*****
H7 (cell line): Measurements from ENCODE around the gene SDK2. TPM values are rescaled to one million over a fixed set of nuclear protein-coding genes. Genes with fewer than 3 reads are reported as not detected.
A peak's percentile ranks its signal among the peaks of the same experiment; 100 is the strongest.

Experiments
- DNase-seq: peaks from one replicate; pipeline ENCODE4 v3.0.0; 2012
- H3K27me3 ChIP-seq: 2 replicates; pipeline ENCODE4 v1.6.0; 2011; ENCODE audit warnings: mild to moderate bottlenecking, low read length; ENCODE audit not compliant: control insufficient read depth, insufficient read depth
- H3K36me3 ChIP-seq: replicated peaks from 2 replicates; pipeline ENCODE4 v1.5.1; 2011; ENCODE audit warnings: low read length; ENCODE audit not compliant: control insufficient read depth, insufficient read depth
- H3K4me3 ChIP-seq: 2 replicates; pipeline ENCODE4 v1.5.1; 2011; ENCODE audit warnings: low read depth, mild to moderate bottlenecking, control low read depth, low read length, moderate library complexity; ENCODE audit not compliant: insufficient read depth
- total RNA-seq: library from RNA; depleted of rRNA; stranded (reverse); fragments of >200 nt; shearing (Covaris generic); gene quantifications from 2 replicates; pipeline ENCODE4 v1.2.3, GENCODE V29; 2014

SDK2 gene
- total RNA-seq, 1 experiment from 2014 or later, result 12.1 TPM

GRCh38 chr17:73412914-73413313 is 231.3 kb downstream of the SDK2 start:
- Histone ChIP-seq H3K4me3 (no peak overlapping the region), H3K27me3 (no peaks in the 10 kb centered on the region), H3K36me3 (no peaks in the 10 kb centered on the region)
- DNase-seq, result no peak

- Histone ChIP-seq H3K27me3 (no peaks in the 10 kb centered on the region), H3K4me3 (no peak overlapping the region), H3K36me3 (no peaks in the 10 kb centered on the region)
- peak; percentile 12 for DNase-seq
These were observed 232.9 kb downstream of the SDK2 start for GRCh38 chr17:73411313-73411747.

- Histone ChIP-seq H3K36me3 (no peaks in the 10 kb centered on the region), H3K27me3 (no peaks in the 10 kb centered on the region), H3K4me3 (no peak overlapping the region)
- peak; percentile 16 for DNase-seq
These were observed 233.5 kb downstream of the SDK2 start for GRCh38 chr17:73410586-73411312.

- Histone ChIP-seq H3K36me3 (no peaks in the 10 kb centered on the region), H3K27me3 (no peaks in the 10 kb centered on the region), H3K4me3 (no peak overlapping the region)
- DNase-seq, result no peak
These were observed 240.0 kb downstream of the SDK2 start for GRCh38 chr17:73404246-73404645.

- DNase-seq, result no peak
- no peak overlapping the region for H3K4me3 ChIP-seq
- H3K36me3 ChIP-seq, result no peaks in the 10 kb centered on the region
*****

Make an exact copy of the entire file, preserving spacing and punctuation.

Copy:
H7 (cell line): Measurements from ENCODE around the gene SDK2. TPM values are rescaled to one million over a fixed set of nuclear protein-coding genes. Genes with fewer than 3 reads are reported as not detected.
A peak's percentile ranks its signal among the peaks of the same experiment; 100 is the strongest.

Experiments
- DNase-seq: peaks from one replicate; pipeline ENCODE4 v3.0.0; 2012
- H3K27me3 ChIP-seq: 2 replicates; pipeline ENCODE4 v1.6.0; 2011; ENCODE audit warnings: mild to moderate bottlenecking, low read length; ENCODE audit not compliant: control insufficient read depth, insufficient read depth
- H3K36me3 ChIP-seq: replicated peaks from 2 replicates; pipeline ENCODE4 v1.5.1; 2011; ENCODE audit warnings: low read length; ENCODE audit not compliant: control insufficient read depth, insufficient read depth
- H3K4me3 ChIP-seq: 2 replicates; pipeline ENCODE4 v1.5.1; 2011; ENCODE audit warnings: low read depth, mild to moderate bottlenecking, control low read depth, low read length, moderate library complexity; ENCODE audit not compliant: insufficient read depth
- total RNA-seq: library from RNA; depleted of rRNA; stranded (reverse); fragments of >200 nt; shearing (Covaris generic); gene quantifications from 2 replicates; pipeline ENCODE4 v1.2.3, GENCODE V29; 2014

SDK2 gene
- total RNA-seq, 1 experiment from 2014 or later, result 12.1 TPM

GRCh38 chr17:73412914-73413313 is 231.3 kb downstream of the SDK2 start:
- Histone ChIP-seq H3K4me3 (no peak overlapping the region), H3K27me3 (no peaks in the 10 kb centered on the region), H3K36me3 (no peaks in the 10 kb centered on the region)
- DNase-seq, result no peak

- Histone ChIP-seq H3K27me3 (no peaks in the 10 kb centered on the region), H3K4me3 (no peak overlapping the region), H3K36me3 (no peaks in the 10 kb centered on the region)
- peak; percentile 12 for DNase-seq
These were observed 232.9 kb downstream of the SDK2 start for GRCh38 chr17:73411313-73411747.

- Histone ChIP-seq H3K36me3 (no peaks in the 10 kb centered on the region), H3K27me3 (no peaks in the 10 kb centered on the region), H3K4me3 (no peak overlapping the region)
- peak; percentile 16 for DNase-seq
These were observed 233.5 kb downstream of the SDK2 start for GRCh38 chr17:73410586-73411312.

- Histone ChIP-seq H3K36me3 (no peaks in the 10 kb centered on the region), H3K27me3 (no peaks in the 10 kb centered on the region), H3K4me3 (no peak overlapping the region)
- DNase-seq, result no peak
These were observed 240.0 kb downstream of the SDK2 start for GRCh38 chr17:73404246-73404645.

- DNase-seq, result no peak
- no peak overlapping the region for H3K4me3 ChIP-seq
- H3K36me3 ChIP-seq, result no peaks in the 10 kb centered on the region